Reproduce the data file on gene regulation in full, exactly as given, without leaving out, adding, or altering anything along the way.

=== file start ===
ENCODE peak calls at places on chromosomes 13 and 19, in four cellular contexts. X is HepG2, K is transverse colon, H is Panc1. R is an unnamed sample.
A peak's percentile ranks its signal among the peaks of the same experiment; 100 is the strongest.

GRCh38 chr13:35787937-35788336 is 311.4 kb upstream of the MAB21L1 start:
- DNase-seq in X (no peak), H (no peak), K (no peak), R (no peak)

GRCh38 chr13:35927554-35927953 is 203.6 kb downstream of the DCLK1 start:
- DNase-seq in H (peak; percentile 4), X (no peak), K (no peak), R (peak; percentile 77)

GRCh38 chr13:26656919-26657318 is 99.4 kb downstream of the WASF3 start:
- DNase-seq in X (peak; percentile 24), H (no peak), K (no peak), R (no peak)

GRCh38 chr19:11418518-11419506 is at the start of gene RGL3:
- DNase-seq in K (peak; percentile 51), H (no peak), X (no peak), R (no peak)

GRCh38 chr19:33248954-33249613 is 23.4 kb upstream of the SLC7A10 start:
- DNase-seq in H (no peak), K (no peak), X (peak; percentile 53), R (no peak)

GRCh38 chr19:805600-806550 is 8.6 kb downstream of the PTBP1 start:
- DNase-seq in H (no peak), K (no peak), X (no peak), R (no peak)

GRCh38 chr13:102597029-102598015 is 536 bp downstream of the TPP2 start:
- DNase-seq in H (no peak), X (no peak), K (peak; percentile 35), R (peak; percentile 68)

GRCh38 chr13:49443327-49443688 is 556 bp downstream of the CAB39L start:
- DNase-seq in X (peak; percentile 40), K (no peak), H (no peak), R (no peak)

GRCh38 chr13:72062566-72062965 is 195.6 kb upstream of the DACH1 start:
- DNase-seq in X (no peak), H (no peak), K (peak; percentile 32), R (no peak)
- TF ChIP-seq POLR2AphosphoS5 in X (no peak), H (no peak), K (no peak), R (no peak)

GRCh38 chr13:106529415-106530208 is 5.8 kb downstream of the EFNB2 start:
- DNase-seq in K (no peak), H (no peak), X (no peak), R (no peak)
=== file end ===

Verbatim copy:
ENCODE peak calls at places on chromosomes 13 and 19, in four cellular contexts. X is HepG2, K is transverse colon, H is Panc1. R is an unnamed sample.
A peak's percentile ranks its signal among the peaks of the same experiment; 100 is the strongest.

GRCh38 chr13:35787937-35788336 is 311.4 kb upstream of the MAB21L1 start:
- DNase-seq in X (no peak), H (no peak), K (no peak), R (no peak)

GRCh38 chr13:35927554-35927953 is 203.6 kb downstream of the DCLK1 start:
- DNase-seq in H (peak; percentile 4), X (no peak), K (no peak), R (peak; percentile 77)

GRCh38 chr13:26656919-26657318 is 99.4 kb downstream of the WASF3 start:
- DNase-seq in X (peak; percentile 24), H (no peak), K (no peak), R (no peak)

GRCh38 chr19:11418518-11419506 is at the start of gene RGL3:
- DNase-seq in K (peak; percentile 51), H (no peak), X (no peak), R (no peak)

GRCh38 chr19:33248954-33249613 is 23.4 kb upstream of the SLC7A10 start:
- DNase-seq in H (no peak), K (no peak), X (peak; percentile 53), R (no peak)

GRCh38 chr19:805600-806550 is 8.6 kb downstream of the PTBP1 start:
- DNase-seq in H (no peak), K (no peak), X (no peak), R (no peak)

GRCh38 chr13:102597029-102598015 is 536 bp downstream of the TPP2 start:
- DNase-seq in H (no peak), X (no peak), K (peak; percentile 35), R (peak; percentile 68)

GRCh38 chr13:49443327-49443688 is 556 bp downstream of the CAB39L start:
- DNase-seq in X (peak; percentile 40), K (no peak), H (no peak), R (no peak)

GRCh38 chr13:72062566-72062965 is 195.6 kb upstream of the DACH1 start:
- DNase-seq in X (no peak), H (no peak), K (peak; percentile 32), R (no peak)
- TF ChIP-seq POLR2AphosphoS5 in X (no peak), H (no peak), K (no peak), R (no peak)

GRCh38 chr13:106529415-106530208 is 5.8 kb downstream of the EFNB2 start:
- DNase-seq in K (no peak), H (no peak), X (no peak), R (no peak)